# Find the range of $f(x) = \sqrt{16-x^2}$

I solved this question using this method and got $$\operatorname{Range}(f) = [-4,4]$$
But as per my textbook, the answer is $$[0,4]$$, please tell me where I'm wrong

$$f(x) = \sqrt{16-x^2}$$
Let $$f(x) = y$$
So, $$\sqrt{16-x^2} = y$$
$$16-x^2 = y^2$$
$$x^2 = 16 - y^2$$
So, $$x = \sqrt{16-y^2}$$
So, $$f^{-1}(x) = \sqrt{16 - y^2}$$
$$\operatorname{Domain}(f^{-1}) = \operatorname{Range}(f)$$
$$f^{-1}$$ is meaningful as long as $$16-y^2 \geq 0$$
So, $$y^2 \leq16$$
So, $$y ∈ [-4,4]$$
So, $$\operatorname{Domain}(f^{-1})$$ = $$[-4,4] = \operatorname{Range}(f)$$

I'm pretty sure I made some silly mistake here or my concepts about functions are not clear.

Thanks

• Square root is by definition the positive square root, so $f(x) \geq 0$ Commented Apr 6, 2020 at 12:46
• $f(x)$ is a square root function.... Commented Apr 6, 2020 at 12:47
• Of course $f(x) \geq 0$ since it is a square root function Commented Apr 6, 2020 at 12:48
• Yeah, so $\sqrt{16-x^2} \geq 0$, which means that $16 \geq x^2$ which is true for all elements of $[-4,4]$, right? So, why not $Range (f) = [-4,4]$, I'm sorry if I'm being irritating, I just don't get it Commented Apr 6, 2020 at 12:51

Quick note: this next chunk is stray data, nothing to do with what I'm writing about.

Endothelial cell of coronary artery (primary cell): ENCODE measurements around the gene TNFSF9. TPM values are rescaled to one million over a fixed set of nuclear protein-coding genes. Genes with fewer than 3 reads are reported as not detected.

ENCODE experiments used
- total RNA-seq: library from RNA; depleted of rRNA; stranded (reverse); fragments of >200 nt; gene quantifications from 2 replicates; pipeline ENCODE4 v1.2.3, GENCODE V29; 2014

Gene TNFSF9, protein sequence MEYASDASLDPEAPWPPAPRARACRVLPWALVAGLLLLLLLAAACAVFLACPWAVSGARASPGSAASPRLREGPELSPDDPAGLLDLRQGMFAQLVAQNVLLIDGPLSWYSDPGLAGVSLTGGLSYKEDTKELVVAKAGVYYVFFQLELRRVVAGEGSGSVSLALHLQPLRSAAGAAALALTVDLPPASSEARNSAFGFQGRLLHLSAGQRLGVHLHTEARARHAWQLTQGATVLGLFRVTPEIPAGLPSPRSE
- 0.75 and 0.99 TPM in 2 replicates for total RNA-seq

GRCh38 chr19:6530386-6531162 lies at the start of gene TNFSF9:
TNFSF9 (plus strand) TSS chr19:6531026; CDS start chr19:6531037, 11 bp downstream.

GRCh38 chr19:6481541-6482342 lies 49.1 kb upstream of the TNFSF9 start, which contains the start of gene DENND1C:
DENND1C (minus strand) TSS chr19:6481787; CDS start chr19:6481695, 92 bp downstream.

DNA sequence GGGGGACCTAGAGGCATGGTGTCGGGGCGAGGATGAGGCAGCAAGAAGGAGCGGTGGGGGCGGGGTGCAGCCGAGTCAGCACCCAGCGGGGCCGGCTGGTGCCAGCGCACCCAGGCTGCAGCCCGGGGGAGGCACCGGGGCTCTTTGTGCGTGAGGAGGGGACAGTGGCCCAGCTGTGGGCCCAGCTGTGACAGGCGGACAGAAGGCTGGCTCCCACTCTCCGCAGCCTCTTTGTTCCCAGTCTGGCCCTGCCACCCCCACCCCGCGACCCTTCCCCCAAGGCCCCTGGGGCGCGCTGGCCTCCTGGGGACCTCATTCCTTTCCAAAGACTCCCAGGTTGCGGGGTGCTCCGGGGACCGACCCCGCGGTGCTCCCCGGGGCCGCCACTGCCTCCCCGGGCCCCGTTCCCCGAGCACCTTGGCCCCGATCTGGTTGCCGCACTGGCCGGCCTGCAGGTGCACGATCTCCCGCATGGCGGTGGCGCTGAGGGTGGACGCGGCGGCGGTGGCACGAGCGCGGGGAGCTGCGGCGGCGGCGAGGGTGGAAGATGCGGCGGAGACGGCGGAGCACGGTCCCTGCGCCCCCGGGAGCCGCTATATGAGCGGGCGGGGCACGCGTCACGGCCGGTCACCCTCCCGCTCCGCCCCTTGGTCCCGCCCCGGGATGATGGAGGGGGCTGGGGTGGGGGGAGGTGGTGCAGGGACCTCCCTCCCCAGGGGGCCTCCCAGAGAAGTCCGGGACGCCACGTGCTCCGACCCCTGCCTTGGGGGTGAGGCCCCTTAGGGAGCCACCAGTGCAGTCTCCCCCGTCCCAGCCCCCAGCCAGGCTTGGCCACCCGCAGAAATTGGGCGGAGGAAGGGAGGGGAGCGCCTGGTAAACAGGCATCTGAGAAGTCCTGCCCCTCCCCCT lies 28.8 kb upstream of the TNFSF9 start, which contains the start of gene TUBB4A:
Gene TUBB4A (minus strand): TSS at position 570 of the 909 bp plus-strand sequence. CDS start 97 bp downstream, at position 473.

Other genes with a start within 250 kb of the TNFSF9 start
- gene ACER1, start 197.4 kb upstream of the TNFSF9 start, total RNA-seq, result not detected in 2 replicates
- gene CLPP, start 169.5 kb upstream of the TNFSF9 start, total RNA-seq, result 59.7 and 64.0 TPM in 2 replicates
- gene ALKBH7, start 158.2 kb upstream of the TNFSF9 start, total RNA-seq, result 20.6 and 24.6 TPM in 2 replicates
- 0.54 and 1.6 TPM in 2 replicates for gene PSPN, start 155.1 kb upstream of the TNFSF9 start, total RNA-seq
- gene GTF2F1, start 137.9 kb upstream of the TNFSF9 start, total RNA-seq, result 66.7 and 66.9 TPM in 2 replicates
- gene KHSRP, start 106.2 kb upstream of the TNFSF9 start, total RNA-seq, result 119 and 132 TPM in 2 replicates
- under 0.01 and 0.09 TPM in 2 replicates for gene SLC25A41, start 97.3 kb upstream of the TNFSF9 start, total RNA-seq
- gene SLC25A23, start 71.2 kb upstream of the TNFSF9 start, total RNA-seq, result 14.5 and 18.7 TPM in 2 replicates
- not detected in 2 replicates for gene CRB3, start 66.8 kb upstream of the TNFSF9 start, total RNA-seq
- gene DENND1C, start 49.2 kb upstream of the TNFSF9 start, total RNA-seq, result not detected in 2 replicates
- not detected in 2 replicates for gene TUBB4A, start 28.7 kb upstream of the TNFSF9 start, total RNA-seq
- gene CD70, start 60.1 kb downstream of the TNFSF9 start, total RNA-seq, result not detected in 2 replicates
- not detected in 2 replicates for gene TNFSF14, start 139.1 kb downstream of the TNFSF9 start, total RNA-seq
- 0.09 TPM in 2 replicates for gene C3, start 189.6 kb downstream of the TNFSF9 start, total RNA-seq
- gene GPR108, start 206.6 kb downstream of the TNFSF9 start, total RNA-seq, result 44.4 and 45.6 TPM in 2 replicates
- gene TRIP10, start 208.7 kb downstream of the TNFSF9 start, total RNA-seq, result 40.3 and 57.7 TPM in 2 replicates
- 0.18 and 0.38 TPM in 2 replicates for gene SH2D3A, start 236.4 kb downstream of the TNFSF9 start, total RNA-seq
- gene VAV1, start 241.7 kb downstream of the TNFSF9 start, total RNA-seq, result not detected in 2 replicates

• Your first step should be $\sqrt{16-x^2} = y\iff16-x^2 = y^2\land y\geq0$. Commented Apr 6, 2020 at 12:55

First you've let $$y = \sqrt{16-x^2} \Rightarrow y \ge 0$$

So this puts a limit on $$y$$ that $$y$$ should be $$\ge 0$$.

So, you have $$y\ge 0$$ and $$y^2 \le 16 \Rightarrow y\ge0$$ and $$(-4\le y\le4)$$

The common region is $$0\le y \le 4$$ or $$y \in [0,4]$$

• I've edited my answer, please check. Commented Apr 6, 2020 at 12:51
• Got it, thanks, I was really really confused... Commented Apr 6, 2020 at 12:53
• You're welcome! Commented Apr 6, 2020 at 12:54

It is clear that $$16-x^2\le16,$$ which is tight.

Then a square root is non-negative, and you immediately get

$$0\le\sqrt{16-x^2}\le\sqrt{16}=4.$$

All values in that range can be reached, because the equation

$$y=\sqrt{16-x^2}$$ has solutions for all $$y\in[0,4]$$ (one such solution is $$x=\sqrt{16-y^2}$$).

Notice that this approach does not require to worry about the domain of the function.